Thursday, February 26, 2009

Cross-Country Ski Skills Checklist

I found a good "checklist" of skills for cross-country skiing at the Snoqualmie Nordic Center. I'll be checking off the various techniques as I learn them.

Basic Beginner

Flat Skills
  • basic diagonal stride, with poles
  • star turn
  • double pole
Uphill Skills (gentle slope)
  • diagonal stride
  • side-step
  • herringbone
  • traverse and turn
Downhill Skills (gentle slope)
  • side-step
  • straight run
  • gliding wedge
  • braking wedge
  • stop at bottom with braking wedge

Advanced Beginner

Flat Skills
  • proficient diagonal stride, with some glide
  • kick/double pole
  • kick turn
Uphill Skills (gentle slope)
  • traverse with kick turn
Downhill Skills (gentle slope)
  • steered turns with braking wedge

Intermediate Skills

Flat Skills
  • efficient diagonal stride, with good glide
  • marathon skate
  • turn in place
Uphill Skills (most terrain)
  • half herringbone
Downhill Skills (most terrain)
  • linked wedge christies
  • linked stem christies (parallel finish)
  • stop on hills in wedge (parallel finish)

Advanced Skills

Flat Skills
  • efficient and flowing diagonal stride, with good glide
Downhill Skills (all terrain)
  • linked turns in open parallel
  • linked turns in modified telemark
  • stop on hills in parallel

As you can see (as of Feb 26th), I've been focusing on gaining techniques to let me control my downhill speeds. I dislike the adrenaline I get from zooming down hills without the ability to slow down. So I already have one downhill skill in the "intermediate" category.


Friday, February 20, 2009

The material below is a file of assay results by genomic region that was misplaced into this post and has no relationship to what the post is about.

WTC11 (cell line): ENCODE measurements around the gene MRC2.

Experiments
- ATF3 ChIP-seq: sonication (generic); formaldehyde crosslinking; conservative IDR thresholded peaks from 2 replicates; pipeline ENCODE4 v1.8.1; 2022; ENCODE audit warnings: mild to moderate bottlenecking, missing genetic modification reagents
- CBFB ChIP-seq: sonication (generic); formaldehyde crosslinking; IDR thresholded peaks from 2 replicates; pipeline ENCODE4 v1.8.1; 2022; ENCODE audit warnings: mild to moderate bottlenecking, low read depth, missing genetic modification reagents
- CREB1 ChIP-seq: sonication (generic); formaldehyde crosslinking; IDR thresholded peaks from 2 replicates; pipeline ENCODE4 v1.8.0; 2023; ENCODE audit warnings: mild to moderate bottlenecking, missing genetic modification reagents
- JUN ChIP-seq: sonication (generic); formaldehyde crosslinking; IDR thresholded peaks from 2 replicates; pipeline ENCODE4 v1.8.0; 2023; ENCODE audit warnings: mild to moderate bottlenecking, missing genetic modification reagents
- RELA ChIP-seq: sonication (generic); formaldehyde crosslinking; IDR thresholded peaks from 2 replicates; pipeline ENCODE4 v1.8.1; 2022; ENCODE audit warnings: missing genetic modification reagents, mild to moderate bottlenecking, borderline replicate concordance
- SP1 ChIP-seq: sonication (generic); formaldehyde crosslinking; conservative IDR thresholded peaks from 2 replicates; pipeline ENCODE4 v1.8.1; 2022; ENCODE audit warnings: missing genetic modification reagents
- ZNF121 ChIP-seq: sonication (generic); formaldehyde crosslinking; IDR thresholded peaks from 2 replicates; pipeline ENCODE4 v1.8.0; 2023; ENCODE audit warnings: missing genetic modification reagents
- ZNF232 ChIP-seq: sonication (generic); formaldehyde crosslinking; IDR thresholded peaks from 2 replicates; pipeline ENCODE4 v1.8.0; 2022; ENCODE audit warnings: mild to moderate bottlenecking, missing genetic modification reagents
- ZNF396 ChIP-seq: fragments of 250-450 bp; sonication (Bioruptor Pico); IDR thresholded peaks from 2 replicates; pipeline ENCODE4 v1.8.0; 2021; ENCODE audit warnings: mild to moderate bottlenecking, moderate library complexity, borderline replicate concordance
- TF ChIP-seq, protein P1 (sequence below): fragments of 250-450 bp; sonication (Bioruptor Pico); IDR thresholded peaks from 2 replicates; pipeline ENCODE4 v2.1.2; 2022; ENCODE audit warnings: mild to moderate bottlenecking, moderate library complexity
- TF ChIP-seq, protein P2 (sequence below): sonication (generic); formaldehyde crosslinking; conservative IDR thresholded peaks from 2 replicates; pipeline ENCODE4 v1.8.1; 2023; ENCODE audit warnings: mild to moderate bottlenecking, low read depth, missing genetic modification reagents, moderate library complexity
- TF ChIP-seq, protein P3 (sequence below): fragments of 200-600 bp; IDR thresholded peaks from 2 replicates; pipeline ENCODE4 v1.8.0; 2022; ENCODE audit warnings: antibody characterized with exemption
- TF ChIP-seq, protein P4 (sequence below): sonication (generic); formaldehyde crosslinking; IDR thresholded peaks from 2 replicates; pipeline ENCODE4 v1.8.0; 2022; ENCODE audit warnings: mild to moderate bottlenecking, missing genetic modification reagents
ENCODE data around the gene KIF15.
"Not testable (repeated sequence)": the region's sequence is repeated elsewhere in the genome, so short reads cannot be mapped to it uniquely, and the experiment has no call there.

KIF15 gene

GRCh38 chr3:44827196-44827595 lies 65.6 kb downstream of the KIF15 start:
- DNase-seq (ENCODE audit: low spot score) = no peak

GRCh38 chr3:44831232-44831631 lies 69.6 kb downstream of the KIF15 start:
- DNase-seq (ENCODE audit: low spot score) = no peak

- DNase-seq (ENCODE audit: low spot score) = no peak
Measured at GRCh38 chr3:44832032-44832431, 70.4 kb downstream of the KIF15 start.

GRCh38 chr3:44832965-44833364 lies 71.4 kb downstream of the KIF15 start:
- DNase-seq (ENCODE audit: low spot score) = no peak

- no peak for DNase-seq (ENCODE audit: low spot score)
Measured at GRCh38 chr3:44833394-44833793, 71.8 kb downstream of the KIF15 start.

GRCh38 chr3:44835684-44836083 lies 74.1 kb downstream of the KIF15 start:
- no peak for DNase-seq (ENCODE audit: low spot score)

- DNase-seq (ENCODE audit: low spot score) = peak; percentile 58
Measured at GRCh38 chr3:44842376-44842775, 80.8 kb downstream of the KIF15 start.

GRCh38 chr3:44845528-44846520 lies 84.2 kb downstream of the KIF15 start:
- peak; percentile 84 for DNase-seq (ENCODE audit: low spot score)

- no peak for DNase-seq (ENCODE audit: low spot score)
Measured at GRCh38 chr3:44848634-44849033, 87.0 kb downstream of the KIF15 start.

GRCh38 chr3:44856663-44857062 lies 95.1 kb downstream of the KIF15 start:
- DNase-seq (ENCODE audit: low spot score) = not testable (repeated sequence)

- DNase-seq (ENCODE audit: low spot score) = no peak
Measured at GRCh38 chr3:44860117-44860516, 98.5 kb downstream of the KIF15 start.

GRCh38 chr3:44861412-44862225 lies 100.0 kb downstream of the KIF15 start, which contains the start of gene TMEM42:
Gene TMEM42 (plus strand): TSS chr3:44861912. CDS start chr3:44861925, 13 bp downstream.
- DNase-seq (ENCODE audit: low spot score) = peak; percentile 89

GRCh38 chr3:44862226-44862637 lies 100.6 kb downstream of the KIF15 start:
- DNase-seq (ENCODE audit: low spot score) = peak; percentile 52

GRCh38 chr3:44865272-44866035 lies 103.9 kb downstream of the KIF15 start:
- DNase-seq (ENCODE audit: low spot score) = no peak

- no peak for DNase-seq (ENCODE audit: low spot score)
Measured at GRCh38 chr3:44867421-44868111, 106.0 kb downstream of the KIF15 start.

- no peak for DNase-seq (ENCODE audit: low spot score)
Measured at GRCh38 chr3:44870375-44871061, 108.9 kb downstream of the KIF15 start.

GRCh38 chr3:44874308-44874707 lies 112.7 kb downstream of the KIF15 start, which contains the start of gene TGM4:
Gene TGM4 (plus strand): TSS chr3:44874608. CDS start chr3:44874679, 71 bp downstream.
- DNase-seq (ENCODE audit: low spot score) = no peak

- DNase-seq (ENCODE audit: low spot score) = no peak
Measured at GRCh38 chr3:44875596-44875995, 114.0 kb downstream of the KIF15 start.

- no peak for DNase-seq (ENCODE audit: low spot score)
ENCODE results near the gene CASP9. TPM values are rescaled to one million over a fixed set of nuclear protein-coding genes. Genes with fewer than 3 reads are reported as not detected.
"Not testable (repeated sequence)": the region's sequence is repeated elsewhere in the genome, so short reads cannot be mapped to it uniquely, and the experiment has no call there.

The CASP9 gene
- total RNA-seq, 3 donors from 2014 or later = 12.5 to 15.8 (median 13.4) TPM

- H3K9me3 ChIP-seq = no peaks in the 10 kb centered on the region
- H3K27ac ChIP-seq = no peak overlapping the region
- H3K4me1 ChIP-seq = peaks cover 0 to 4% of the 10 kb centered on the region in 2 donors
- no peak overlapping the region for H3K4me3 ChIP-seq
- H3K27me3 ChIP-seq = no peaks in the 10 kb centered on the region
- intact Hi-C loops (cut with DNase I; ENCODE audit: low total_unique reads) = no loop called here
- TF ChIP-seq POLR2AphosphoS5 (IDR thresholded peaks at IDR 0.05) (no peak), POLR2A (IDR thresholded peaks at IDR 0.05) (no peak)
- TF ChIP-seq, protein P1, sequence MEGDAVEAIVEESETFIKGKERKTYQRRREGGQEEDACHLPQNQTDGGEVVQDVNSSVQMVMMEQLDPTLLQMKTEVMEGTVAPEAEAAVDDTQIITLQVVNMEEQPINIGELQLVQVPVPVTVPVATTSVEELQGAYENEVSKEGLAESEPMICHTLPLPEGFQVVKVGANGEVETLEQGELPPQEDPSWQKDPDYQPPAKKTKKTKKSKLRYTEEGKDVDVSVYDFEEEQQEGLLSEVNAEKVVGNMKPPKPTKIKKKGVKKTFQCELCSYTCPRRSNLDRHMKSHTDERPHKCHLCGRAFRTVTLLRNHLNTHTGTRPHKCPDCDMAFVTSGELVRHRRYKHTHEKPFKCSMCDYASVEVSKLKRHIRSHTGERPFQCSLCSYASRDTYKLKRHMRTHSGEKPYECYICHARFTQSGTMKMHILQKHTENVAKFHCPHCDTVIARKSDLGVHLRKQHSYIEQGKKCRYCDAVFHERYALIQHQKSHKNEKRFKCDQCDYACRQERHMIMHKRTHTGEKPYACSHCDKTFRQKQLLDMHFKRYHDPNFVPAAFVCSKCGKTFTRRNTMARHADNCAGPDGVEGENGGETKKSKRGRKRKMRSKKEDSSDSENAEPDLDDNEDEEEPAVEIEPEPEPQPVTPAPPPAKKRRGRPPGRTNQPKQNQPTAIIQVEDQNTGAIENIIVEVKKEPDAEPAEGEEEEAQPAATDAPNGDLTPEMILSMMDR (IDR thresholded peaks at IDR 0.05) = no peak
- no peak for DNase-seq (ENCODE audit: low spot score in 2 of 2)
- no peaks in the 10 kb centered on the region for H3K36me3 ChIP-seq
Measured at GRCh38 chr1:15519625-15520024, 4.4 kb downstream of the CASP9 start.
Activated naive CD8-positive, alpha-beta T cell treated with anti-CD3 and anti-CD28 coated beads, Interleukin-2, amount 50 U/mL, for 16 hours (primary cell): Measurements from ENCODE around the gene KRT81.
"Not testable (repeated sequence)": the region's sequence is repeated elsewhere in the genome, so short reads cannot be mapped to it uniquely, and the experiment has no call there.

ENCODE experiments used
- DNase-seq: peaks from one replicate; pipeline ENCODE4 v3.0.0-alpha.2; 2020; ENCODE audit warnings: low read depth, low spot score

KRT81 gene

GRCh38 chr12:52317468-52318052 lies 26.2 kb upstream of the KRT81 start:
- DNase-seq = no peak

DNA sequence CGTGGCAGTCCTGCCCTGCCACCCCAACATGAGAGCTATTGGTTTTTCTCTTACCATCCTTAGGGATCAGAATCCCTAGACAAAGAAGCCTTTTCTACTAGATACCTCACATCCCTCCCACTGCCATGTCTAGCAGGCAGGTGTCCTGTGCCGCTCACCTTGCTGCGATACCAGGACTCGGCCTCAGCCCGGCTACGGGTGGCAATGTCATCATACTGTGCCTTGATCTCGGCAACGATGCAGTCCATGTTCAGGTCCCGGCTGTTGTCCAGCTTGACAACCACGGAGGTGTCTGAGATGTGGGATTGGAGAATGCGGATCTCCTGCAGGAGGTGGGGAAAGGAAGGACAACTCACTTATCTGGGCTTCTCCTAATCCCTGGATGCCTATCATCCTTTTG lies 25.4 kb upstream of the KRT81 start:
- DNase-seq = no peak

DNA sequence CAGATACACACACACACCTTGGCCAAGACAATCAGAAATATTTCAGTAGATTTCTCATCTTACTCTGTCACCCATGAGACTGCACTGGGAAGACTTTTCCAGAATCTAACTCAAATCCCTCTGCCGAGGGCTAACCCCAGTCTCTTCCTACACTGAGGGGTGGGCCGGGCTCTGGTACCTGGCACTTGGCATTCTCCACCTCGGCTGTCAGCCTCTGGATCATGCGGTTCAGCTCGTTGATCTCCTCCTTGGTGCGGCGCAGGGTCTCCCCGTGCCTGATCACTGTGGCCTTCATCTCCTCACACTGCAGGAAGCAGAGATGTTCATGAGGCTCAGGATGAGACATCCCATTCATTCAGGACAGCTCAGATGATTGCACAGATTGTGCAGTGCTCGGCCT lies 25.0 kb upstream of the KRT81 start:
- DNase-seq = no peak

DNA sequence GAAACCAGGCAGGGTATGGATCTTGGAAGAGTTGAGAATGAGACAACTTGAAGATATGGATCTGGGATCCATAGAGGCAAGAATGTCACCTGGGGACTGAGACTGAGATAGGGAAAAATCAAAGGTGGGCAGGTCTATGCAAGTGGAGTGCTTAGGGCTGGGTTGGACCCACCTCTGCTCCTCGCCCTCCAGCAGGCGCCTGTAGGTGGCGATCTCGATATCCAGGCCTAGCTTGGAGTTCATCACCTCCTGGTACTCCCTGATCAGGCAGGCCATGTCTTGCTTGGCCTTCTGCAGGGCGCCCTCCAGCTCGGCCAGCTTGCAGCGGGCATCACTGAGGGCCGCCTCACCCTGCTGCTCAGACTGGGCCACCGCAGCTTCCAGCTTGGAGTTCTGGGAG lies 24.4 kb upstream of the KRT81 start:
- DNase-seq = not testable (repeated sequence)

Cross-County Skiing Every Weekend

Since we first went cross-country skiing in January, we've gone every weekend (usually both days) since then. Excepting one weekend where Forrest and I did a Wilderss First Aid course instead, that is.

So you might say that I'm really rather enjoying cross-country skiing. :) You might also notice that I haven't, ahem, posted about my trips after that first one. My bad. I do have ski photos uploaded to Flickr, at least...

At some point, expect back-dated posts to regale you with tales from the Learning How To Ski department. :)


Thursday, February 12, 2009

Budgeting with Shared Expenses

I use Yodlee MoneyCenter to track my personal finances. Its UI isn't all that attractive, but it generally works pretty well. It automatically retrieves transactions from all my accounts, so I don't have to bother with data-entry. This is a huge plus for me; otherwise, I probably wouldn't do it at all.

But things fall apart when you want to follow a budget but you have shared expenses with someone. Say I've budgeted $200 for eating out. Yodlee can generate an "expense report" for that category, no problem. Except, what if I've only spent $100 on restaurants but my boyfriend has spent $400, half of which is my share? Then I'm clearly over budget, but Yodlee knows nothing about Forrest's accounts. Similarly, what if I've spent $300 on restaurants, but half of that is Forrest's share, so I've "really" only spent $150? Again, Yodlee has no way of dealing with this in its expense report or budgeting features.

On the other side of things, BillMonk is very useful for tracking who owes whom for shared expenses, but it has no personal finance reporting mechanisms at all (by design). So this doesn't really solve my problem either.

Enter Buxfer. As a former BillMonk employee, I feel like I'm "cheating" on BillMonk by even considering Buxfer. On the other hand, BillMonk never wanted to be a personal finance tracker, just a debt-between-friends tracker, so maybe I should let the guilt go. In any case, Buxfer does automatic transaction downloading and correctly understands how shared expenses affect budgets.

So I may be abandoning Yodlee and BillMonk in favor of Buxfer. Buxfer even has an API, so I should be able to whip up some script to take BillMonk's exported XML data and import it into Buxfer. (BillMonk almost released its API...) My group of friends still uses BillMonk, though, so I may have to write another script to keep my Buxfer account in sync with BillMonk.

I'll let you know how it goes.


Wednesday, February 11, 2009